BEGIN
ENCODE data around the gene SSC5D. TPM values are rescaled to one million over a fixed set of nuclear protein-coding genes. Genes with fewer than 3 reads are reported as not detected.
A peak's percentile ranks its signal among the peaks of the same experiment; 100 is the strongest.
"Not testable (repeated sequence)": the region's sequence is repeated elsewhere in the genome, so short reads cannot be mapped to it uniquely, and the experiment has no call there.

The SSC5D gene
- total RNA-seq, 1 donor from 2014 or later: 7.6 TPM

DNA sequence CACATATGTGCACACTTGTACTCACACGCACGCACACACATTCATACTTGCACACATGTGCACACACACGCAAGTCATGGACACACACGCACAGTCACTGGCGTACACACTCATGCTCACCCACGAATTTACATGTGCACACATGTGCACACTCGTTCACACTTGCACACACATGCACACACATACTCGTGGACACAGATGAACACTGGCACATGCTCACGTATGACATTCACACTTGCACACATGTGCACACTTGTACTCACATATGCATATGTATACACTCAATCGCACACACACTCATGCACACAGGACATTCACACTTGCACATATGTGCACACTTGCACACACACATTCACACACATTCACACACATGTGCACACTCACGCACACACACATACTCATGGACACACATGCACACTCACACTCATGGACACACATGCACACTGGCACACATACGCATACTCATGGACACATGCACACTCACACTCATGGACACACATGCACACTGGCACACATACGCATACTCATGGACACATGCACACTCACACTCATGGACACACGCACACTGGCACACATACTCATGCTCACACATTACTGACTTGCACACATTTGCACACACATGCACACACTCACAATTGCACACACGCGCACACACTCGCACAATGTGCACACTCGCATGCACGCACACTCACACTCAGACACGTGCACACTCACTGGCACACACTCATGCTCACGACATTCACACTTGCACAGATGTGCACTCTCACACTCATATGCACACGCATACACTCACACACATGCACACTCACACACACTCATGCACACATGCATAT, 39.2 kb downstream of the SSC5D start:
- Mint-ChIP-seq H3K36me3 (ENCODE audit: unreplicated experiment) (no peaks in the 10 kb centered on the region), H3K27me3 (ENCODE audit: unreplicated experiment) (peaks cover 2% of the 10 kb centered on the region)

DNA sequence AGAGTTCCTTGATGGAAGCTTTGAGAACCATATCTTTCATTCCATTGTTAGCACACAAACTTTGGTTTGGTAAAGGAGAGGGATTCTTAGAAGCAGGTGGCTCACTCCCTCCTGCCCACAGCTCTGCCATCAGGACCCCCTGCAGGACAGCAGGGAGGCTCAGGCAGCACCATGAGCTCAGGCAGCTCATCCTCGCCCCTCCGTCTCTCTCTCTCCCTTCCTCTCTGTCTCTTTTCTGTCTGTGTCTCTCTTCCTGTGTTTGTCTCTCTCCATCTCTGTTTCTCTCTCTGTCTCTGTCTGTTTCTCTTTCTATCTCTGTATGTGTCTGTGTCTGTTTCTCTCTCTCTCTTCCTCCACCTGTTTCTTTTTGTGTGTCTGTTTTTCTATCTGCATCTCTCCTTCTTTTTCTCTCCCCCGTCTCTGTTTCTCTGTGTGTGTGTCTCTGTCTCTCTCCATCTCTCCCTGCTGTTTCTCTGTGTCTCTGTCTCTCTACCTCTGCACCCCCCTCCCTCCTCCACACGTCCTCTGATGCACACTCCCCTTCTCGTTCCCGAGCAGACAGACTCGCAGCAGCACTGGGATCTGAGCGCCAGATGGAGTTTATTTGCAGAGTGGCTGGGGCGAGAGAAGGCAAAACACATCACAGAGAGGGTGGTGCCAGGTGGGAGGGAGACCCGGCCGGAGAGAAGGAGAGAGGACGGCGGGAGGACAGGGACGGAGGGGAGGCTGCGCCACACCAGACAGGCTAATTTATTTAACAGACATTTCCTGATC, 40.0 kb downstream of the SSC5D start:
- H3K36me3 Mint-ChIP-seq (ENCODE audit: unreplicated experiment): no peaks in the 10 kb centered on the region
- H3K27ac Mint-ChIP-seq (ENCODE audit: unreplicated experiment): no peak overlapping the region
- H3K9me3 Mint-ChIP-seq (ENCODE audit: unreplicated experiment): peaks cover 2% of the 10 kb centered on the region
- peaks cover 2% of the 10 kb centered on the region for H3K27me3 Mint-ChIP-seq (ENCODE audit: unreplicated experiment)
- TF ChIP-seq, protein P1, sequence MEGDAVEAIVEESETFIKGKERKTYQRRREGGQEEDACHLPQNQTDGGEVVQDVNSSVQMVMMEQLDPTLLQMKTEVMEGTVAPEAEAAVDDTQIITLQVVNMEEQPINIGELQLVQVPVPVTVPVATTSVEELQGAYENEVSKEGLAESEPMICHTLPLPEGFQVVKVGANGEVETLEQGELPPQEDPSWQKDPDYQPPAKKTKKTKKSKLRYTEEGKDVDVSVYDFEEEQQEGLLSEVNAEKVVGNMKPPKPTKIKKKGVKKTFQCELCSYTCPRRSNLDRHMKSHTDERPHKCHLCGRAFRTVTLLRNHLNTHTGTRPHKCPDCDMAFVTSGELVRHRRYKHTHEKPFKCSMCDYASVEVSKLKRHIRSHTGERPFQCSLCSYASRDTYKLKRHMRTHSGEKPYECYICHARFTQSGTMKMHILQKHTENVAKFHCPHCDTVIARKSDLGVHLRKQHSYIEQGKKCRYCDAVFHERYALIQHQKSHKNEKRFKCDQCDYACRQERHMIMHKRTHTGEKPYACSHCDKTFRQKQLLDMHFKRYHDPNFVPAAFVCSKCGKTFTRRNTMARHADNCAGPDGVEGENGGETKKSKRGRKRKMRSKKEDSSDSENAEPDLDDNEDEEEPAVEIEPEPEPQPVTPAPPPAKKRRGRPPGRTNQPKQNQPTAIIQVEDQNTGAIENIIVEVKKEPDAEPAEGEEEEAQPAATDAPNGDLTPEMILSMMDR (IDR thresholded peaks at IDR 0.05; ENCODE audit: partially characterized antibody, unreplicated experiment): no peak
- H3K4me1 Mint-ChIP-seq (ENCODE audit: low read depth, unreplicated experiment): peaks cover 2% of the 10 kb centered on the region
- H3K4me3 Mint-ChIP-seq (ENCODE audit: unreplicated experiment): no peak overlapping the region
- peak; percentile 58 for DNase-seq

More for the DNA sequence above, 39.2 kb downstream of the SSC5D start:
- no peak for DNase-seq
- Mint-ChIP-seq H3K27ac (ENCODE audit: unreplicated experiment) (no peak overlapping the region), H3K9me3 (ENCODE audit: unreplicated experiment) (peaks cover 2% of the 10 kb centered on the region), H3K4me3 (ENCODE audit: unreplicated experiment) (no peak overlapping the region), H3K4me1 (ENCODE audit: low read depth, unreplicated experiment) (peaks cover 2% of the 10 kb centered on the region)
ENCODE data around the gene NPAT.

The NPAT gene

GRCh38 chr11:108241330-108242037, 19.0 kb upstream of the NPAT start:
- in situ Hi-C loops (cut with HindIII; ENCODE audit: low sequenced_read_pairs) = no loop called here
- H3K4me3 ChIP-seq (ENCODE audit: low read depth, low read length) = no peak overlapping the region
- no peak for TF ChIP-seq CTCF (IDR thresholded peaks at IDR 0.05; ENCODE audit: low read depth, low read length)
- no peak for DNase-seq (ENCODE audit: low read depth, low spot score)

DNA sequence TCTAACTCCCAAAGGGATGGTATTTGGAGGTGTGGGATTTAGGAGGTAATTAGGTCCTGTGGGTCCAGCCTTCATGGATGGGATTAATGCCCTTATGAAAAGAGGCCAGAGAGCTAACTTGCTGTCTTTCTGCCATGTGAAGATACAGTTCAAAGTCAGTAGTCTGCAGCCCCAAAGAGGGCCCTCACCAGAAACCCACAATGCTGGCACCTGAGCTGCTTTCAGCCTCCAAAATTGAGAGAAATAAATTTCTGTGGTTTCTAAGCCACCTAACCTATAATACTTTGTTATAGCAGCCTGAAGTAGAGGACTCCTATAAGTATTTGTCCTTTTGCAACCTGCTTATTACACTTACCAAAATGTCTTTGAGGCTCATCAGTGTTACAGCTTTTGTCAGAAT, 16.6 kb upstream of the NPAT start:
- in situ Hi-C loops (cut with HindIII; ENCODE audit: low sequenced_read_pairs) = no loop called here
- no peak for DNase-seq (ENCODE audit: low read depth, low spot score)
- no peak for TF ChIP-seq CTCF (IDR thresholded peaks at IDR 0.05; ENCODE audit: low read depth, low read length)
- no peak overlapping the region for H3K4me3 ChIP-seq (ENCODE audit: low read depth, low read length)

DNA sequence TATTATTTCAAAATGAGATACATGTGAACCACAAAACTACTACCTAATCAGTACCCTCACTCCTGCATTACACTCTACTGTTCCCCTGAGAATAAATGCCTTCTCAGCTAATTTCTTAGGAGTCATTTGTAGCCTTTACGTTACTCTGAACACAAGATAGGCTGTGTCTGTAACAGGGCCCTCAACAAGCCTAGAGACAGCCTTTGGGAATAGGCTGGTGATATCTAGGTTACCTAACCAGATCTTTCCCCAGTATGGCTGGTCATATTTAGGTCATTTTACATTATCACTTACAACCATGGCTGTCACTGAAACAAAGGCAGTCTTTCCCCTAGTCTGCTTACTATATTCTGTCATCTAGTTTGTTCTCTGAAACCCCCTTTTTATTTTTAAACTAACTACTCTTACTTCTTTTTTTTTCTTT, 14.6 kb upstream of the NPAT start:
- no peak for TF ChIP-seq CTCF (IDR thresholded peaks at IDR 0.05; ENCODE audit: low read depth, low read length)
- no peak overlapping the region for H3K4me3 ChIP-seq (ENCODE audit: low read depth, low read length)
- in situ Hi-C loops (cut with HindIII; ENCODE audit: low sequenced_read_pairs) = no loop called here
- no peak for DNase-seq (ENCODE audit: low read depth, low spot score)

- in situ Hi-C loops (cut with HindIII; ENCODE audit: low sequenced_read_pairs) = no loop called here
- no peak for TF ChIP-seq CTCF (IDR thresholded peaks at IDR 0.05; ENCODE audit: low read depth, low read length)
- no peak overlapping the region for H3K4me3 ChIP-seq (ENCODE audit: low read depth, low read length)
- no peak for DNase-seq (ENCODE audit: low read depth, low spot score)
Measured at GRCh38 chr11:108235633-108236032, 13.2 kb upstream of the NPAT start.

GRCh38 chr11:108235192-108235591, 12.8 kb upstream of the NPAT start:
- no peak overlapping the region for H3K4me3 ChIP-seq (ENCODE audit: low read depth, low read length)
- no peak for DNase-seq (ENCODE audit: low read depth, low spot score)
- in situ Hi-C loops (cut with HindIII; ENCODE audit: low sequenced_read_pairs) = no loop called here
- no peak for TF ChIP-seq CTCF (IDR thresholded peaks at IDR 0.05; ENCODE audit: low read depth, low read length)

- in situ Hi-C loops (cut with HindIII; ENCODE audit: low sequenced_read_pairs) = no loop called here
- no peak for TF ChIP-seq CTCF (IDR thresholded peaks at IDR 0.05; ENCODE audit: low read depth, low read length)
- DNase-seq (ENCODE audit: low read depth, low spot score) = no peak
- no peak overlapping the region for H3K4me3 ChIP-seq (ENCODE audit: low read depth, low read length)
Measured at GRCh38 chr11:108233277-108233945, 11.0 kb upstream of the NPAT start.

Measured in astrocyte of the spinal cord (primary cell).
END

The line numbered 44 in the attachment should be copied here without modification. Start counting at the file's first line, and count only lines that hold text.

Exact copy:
- no peak for DNase-seq (ENCODE audit: low read depth, low spot score)